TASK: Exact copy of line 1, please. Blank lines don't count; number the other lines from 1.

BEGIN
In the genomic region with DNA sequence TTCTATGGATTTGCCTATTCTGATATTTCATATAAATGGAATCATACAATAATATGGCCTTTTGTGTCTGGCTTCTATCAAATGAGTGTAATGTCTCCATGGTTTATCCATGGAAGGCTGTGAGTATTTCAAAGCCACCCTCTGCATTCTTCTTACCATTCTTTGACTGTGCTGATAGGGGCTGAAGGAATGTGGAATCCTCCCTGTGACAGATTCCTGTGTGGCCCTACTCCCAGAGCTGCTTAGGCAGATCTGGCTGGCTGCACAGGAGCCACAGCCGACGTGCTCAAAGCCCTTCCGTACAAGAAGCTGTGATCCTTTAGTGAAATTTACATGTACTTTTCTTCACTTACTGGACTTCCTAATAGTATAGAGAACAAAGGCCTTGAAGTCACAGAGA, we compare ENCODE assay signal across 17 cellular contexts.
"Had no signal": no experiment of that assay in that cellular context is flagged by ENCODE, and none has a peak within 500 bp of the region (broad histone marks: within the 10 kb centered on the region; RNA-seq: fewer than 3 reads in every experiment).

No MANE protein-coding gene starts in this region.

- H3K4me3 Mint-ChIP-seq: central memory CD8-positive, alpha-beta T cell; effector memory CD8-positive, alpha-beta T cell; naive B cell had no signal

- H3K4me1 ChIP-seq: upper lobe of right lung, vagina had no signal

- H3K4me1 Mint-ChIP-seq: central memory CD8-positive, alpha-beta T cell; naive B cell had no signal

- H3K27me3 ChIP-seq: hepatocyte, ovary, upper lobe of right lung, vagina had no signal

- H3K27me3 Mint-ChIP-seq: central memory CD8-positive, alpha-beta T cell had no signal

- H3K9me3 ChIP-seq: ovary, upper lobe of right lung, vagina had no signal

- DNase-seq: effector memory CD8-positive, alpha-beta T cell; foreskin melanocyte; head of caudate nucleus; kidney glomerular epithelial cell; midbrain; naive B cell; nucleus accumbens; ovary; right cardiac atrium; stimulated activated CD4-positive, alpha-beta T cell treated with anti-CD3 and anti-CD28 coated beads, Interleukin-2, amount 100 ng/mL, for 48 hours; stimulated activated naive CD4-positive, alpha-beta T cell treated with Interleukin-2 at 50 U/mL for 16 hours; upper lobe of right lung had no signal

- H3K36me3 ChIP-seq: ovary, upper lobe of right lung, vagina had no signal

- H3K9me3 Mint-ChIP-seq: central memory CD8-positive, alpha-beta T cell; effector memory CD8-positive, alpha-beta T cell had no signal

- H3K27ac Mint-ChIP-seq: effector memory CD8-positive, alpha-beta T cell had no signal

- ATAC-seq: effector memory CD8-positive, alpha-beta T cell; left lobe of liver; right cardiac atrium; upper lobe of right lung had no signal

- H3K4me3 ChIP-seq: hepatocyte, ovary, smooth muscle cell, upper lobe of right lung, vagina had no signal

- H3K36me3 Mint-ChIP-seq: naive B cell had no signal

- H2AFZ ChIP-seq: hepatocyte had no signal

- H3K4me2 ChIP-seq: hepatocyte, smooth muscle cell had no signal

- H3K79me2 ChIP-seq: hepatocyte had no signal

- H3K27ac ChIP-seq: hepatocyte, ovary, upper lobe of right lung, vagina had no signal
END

In the genomic region with DNA sequence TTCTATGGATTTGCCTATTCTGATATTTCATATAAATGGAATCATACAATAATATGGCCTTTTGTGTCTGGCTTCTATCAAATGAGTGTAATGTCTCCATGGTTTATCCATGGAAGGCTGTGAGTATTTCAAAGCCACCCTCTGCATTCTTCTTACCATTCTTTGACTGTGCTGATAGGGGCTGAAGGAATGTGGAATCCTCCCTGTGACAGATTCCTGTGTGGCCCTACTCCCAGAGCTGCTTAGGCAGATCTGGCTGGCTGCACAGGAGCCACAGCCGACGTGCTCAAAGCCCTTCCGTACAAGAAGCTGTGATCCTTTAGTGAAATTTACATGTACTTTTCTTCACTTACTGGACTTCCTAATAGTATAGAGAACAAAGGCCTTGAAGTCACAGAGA, we compare ENCODE assay signal across 17 cellular contexts.